As means for improving the surface touch, there have been developed a process, such as alkali treatment in which small holes are opened on the fiber surfaces. However, these processes are defective in that filaments are broken during the processing and dirts are intruded in holes or grooves to render the yarn blackish. According to the present invention, the surface touch can be improved without such defects. Therefore, the polyester yarn of the present invention is very tough, and handling is very easy. Moreover, the manufacturing cost can be reduced and the problem of poor hand inherent to the alkali weight-reduction treatment is not caused at all. For achieving the special effect, such as deep color shade, however, the alkali treatment may be adopted in the present invention.
Because of these characteristics, a slippery touch inherent to a polyester is not manifested in a fabric composed of the yarn of the present invention, but the fabric has a light and dry touch. Accordingly, the commercial value is increased in various products. Furthermore, since the corrugation on the fiber surfaces are very tough, they are not deformed during wearing and special care need not be taken during dyeing of a fabric so as to prevent the collapse of the corrugation.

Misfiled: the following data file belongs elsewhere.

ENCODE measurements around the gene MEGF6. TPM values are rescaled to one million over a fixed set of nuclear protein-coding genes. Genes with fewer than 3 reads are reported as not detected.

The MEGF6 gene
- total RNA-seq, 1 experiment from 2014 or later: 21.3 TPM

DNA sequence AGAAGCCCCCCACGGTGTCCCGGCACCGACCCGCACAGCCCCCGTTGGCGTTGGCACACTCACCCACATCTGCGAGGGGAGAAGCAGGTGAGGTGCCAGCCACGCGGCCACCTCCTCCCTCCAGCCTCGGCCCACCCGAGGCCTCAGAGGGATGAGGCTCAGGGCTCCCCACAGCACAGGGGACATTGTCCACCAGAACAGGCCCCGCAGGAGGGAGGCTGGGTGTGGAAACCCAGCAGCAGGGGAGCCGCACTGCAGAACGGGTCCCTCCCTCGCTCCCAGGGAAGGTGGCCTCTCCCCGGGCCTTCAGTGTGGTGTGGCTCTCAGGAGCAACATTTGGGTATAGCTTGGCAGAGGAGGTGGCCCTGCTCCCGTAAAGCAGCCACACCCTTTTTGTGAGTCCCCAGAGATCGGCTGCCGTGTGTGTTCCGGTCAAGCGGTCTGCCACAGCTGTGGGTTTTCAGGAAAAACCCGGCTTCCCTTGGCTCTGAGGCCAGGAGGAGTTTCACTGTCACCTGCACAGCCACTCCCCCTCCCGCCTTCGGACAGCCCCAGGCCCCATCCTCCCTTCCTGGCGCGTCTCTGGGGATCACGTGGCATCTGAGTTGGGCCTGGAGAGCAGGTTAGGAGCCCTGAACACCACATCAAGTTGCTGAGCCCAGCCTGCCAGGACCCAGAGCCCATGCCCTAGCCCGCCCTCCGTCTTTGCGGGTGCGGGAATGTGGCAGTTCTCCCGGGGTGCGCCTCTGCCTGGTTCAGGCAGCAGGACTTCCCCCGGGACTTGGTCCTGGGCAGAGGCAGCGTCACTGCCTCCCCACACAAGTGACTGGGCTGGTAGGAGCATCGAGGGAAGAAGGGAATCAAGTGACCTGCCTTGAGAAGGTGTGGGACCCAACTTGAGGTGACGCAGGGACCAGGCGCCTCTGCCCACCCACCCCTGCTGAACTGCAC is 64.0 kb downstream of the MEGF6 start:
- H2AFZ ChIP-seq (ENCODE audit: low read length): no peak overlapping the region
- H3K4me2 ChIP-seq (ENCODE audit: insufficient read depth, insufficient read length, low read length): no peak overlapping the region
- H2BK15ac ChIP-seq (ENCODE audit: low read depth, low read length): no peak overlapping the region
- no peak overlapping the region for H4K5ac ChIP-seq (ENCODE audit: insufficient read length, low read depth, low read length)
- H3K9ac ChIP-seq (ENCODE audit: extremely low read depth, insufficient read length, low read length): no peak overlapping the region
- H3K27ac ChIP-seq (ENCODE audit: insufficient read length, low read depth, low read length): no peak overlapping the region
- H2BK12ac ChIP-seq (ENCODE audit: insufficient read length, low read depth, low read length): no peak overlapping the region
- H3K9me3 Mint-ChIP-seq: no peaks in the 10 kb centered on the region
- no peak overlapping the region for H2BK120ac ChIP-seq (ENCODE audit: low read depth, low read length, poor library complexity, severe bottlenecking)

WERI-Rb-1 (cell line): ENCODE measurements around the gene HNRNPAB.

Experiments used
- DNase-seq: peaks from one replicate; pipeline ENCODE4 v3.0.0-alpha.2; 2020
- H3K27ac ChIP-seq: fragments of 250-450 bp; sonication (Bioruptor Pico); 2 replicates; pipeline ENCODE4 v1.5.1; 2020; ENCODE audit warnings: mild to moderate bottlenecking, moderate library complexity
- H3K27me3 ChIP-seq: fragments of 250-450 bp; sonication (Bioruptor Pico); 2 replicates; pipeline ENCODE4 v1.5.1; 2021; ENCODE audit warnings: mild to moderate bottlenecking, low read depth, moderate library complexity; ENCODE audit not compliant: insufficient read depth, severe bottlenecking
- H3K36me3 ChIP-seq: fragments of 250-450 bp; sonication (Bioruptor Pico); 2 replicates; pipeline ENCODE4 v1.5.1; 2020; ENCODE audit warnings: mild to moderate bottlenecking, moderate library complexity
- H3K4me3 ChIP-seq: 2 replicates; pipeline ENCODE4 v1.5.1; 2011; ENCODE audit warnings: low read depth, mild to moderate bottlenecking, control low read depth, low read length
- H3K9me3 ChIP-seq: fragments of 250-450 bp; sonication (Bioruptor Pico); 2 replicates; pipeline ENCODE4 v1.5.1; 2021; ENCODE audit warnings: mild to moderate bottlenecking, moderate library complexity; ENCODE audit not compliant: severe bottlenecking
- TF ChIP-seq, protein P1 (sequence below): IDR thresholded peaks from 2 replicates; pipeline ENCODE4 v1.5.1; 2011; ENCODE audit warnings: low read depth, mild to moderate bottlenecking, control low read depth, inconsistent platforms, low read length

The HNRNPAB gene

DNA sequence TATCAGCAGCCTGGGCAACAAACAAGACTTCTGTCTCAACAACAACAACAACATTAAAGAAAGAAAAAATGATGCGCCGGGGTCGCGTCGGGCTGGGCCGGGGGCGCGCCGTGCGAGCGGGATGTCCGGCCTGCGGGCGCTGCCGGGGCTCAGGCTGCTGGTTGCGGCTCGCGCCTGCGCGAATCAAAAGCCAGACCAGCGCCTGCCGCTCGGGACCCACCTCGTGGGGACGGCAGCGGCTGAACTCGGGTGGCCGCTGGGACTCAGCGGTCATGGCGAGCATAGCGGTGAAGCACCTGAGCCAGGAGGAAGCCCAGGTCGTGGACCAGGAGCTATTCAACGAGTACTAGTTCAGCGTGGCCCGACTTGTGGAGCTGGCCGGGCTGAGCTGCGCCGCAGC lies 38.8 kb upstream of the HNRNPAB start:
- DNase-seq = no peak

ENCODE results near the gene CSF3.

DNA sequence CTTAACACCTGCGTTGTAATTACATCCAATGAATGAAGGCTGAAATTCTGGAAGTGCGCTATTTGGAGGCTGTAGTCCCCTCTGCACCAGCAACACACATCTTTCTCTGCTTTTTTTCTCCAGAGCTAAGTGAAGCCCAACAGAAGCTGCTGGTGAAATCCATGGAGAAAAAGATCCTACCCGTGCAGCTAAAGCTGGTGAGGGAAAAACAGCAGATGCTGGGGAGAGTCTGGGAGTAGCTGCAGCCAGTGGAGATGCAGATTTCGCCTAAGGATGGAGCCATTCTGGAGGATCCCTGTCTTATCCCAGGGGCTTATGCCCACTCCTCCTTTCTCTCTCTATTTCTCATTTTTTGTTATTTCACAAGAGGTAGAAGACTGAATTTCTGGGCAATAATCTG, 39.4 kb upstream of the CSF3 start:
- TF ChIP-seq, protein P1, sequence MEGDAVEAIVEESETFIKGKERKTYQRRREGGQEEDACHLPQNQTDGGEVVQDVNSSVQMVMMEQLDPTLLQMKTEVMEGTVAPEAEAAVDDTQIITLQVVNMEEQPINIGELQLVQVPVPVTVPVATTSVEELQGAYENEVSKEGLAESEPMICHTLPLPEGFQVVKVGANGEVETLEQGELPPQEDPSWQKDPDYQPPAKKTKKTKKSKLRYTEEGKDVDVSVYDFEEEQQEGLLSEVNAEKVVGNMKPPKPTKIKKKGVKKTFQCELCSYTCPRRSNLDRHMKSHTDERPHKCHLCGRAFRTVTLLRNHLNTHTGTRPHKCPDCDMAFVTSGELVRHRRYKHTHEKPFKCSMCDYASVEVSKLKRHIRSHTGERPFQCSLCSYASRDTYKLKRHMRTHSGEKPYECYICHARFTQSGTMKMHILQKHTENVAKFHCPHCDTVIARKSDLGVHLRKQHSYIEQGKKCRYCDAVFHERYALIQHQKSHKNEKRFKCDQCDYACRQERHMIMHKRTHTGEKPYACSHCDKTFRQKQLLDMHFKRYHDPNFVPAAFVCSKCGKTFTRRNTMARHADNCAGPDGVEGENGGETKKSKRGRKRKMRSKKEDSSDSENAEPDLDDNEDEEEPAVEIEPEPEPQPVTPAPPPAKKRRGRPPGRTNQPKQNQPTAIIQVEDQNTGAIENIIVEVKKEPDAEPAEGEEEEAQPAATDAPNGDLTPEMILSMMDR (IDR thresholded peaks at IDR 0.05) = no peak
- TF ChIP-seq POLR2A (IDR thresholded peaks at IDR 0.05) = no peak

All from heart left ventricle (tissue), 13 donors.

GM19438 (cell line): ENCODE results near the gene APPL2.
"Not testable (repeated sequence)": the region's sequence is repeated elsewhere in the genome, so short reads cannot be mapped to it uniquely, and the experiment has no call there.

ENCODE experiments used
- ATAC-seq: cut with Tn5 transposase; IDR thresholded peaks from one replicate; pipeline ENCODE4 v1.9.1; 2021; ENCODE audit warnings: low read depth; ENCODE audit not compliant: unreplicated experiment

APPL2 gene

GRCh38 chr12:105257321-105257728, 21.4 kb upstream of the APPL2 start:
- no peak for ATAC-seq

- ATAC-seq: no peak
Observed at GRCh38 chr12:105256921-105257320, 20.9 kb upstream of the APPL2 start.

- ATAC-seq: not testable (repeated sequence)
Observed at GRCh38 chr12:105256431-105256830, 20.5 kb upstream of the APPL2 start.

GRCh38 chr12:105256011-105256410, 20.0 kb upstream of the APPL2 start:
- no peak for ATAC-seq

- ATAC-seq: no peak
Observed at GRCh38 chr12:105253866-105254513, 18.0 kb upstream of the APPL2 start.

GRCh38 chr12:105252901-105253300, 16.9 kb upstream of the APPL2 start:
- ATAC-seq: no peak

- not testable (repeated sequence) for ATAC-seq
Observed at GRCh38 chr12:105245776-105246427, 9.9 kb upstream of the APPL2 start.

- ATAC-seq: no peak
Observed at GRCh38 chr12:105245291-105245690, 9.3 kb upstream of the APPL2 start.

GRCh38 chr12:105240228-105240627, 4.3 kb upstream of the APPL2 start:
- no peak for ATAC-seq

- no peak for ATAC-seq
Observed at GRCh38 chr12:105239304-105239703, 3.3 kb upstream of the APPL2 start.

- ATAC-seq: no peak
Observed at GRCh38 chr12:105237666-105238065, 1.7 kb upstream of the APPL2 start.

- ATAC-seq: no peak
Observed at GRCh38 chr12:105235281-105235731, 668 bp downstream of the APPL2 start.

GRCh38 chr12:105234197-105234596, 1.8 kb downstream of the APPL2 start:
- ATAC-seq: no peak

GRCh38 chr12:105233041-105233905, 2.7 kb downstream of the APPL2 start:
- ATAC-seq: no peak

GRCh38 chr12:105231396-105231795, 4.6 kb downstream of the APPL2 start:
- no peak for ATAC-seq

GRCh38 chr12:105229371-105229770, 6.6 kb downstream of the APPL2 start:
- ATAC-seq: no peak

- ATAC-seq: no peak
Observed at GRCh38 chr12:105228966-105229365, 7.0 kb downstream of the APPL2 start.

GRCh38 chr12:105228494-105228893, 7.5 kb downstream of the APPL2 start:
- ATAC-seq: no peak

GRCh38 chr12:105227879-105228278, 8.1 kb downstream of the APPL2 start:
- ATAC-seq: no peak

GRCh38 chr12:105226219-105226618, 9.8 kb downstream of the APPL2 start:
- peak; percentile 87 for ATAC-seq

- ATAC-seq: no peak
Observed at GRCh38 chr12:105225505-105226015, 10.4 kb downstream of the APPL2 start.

On the other hand, in the present invention, since the alkali weight-reduction treatment is not necessary, the effect is especially high when the surface touch of a product having a strong nerve is improved.